Intestinal ultrasound offers new approach to monitoring inflammatory bowel disease

Ultrasound image of the sigmoid colon

MUSC Children’s Health offers intestinal ultrasound as part of a pilot initiative while its physicians complete their training

by Renee Lemley

When Carmine Suppa, D.O., the director of pediatric inflammatory bowel disease at MUSC Children’s Health, meets with a pediatric gastroenterology patient, he has a new modality to offer that brings a smile to everyone’s face.

Suppa is one of a small group of pediatric gastroenterologists in the country who are trained to use intestinal ultrasound (IUS) for patients in need of an assessment or monitoring of inflammatory bowel disease and other gastroenterological disorders, such as Crohn’s disease and ulcerative colitis.

“It’s currently the best noninvasive and cost-effective way to get live imaging of the lower GI tract that accurately detects disease activity,” says Suppa. “Patients are happier because it’s quick, painless, easy, and an inclusive experience while it gives physicians real-time feedback on treatment efficacy.”

Intestinal ultrasound

Ultrasound is commonly used in many health care applications to provide visibility to tissues, organs, blood vessels and more to assist physicians in assessing, monitoring and diagnosing. What is relatively new in the United States is the use of ultrasound for inflammatory bowel disease (IBD).

IUS is essentially an abdominal ultrasound that provides highly accurate, high-resolution imaging of the intestine and colon. It does not require any of the more intensive bowel preparation needed for invasive procedures like colonoscopies, and it does not have any side effects like those that might occur from radiation.

Unlike other imaging modalities, such as CT and MRI, gastrointestinal ultrasound is inexpensive and can be used at the point of care to enable physicians to make immediate decisions about a diagnosis, treatment or the need for further testing.

IUS allows visibility of both the large intestine (colon) and the small intestine (terminal ileum), and disease activity can be assessed using several markers, such as bowel wall thickness, hyperemia (increased blood flow) and disruption of wall layers.

“With IUS, I’m able to see how thick the bowel wall is and if there is an increased blood flow to that area, which would indicate inflammation,” explains Suppa. “I can also see if there is any disruption to the layers of the bowel wall or signs of complications such as strictures.” This allows him to determine how well a patient is responding to a prescribed treatment without waiting for lab results or the need to schedule other procedures or imaging.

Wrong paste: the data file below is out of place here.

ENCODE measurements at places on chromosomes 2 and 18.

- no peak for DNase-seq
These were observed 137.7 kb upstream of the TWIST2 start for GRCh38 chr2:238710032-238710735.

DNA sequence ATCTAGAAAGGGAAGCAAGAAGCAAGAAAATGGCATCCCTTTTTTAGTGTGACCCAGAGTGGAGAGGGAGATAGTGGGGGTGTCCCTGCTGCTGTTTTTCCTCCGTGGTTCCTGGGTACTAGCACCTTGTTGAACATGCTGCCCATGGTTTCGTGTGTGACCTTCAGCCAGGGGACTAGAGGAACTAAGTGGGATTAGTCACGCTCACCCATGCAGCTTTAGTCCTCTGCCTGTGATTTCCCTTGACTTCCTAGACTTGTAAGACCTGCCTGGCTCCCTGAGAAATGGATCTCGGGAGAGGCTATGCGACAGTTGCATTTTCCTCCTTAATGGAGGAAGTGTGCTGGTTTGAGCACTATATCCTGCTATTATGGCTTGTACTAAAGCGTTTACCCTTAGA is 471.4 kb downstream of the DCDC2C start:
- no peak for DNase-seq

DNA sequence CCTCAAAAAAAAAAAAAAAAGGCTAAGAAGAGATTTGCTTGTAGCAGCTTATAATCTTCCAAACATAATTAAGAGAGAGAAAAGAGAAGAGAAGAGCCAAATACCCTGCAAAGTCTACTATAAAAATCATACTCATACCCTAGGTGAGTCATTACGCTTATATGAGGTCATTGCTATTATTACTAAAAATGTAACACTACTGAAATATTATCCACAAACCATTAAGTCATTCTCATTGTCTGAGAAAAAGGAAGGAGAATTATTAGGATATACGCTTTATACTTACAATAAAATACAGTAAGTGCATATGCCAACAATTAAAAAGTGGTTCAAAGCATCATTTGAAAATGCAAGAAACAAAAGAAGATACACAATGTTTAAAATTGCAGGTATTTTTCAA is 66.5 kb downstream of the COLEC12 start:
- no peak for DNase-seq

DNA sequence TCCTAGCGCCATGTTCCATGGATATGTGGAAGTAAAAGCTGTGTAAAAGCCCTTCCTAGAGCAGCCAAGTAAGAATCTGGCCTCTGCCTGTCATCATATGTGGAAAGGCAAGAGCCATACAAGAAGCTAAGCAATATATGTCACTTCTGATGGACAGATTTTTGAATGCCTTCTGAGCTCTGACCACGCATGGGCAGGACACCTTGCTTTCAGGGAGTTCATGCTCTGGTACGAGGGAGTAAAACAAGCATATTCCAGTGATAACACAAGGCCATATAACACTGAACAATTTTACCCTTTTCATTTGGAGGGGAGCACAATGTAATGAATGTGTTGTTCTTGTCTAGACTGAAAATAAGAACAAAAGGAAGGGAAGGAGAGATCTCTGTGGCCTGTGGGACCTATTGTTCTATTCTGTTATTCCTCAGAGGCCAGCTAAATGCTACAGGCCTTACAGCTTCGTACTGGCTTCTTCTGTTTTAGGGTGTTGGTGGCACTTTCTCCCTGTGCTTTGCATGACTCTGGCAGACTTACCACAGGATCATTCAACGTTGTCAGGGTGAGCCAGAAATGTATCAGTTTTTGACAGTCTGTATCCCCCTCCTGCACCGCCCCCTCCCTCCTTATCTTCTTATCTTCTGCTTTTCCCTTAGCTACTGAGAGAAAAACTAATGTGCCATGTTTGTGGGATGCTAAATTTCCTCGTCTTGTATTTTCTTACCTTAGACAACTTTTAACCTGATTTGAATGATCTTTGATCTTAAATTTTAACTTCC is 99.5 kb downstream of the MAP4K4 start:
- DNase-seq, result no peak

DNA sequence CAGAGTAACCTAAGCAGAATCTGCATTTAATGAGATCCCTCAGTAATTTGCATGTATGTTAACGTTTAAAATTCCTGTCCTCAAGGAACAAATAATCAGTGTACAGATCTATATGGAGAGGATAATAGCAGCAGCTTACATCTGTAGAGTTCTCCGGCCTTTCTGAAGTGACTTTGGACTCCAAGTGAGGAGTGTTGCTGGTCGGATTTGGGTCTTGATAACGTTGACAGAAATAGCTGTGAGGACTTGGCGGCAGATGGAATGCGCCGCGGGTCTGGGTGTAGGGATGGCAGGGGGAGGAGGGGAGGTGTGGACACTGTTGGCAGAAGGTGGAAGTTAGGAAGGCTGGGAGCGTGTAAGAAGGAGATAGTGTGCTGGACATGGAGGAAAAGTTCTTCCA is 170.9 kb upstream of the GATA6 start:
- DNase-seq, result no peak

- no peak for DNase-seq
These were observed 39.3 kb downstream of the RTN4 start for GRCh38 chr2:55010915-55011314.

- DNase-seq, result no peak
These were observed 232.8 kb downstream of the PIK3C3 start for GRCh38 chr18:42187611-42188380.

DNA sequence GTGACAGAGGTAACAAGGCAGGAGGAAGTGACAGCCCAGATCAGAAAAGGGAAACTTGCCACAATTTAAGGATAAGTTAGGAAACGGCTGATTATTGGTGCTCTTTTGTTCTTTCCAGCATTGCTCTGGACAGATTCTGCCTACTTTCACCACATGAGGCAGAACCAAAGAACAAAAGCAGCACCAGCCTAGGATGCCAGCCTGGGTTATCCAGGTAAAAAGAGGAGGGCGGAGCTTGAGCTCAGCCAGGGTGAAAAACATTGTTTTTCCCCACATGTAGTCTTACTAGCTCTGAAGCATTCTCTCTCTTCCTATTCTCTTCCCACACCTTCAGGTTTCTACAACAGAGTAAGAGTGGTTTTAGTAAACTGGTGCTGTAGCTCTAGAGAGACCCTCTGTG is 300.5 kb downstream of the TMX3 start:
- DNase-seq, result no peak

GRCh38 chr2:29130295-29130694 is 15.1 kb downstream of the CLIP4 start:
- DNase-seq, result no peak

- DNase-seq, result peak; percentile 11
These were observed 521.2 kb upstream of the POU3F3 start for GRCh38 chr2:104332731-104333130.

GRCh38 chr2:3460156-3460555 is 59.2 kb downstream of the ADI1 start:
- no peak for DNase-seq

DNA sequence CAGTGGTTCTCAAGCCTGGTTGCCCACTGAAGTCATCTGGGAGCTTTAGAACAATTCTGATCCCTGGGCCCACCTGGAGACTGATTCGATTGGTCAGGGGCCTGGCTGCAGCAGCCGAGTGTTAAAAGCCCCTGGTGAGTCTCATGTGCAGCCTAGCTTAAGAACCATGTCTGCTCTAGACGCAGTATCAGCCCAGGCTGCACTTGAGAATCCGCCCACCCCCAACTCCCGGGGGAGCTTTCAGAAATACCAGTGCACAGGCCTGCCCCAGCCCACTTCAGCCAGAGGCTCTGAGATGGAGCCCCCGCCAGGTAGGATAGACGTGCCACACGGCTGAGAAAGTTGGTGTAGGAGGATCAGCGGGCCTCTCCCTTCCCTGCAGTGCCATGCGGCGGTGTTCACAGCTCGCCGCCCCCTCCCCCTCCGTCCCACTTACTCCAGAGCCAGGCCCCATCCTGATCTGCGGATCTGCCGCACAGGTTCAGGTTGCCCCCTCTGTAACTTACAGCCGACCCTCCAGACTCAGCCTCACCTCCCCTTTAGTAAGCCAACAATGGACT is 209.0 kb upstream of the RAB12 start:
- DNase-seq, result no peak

Benefits to patients

IUS is one of the most patient-centered monitoring techniques available. Patients love it for all the same reasons their doctors do.

IUS includes the following benefits:

  • Painless, noninvasive, cost-effective, more efficient than invasive modalities

  • Fastest way to determine treatment responsiveness and/or reaction to medications

  • Provides imaging map of GI system that gives real-time feedback with no side effects

  • Life-changing option for people who need an annual colonoscopy

  • Educational tool that improves patient understanding of their condition/disease

Most importantly, patient satisfaction has gone up. Since patients are awake and aware during the examination, they get real-time insight into what’s happening and immediate feedback from their doctor. They’re actively engaged with the IUS, quality visuals, and their clinician so they’re learning more about their conditions without any accompanying physical discomfort. It’s a win-win.

Training needs and opportunities

IUS has been widely adopted in Europe and Canada as the standard for point of care, but its uptake has been slow in the United States, primarily because of a lack of training opportunities. It also takes time for physicians to reach proficiency in performance and appropriate assessment of the images. In U.S. medical training, there isn’t as much training around ultrasound – let alone GI ultrasound – as there is abroad. Additionally, structured training for gastroenterologists has previously only been available outside the U.S.

“That’s all changing, and it’s changing fast,” Suppa said. “It’s only a matter of time before IUS for IBD monitoring becomes the standard in U.S. IBD centers.”

Ben Kuhn, D.O., chief of the Division of Pediatric Gastroenterology, adds, “MUSC is among the earliest adopters in the country of this critically needed tool for the better management of inflammatory bowel disease. Over the past year, Suppa has devoted himself to gaining his formal IUS certification so that we can further expand the capabilities and services we offer to our patients in this region.”

Right now, MUSC Children’s Health is offering IUS as part of a pilot initiative while its physicians are completing their training. There aren’t many other places in the country that pediatric patients can go for this kind of care.

The International Bowel Ultrasound Society (IBUS), based in Germany, has set up a 3-module training program for IUS certification. The program is lecture based and requires 40 hours of hands-on ultrasound sessions with an expert over the course of four weeks. The training is then followed by a practical exam.

Per the IBUS website, the program is designed to be completed within two years. Additionally, beyond the certification program, there are interactive webinars where anyone can learn more.

“Through IBUS, there’s a pathway to learn how to bring this to your center,” says Suppa. “IBD care continues to move towards precision monitoring and proactive decision making. It is our obligation as providers to continue to move the needle when it comes to incorporating advancing technology to improve patient experience, understanding, care and outcomes.”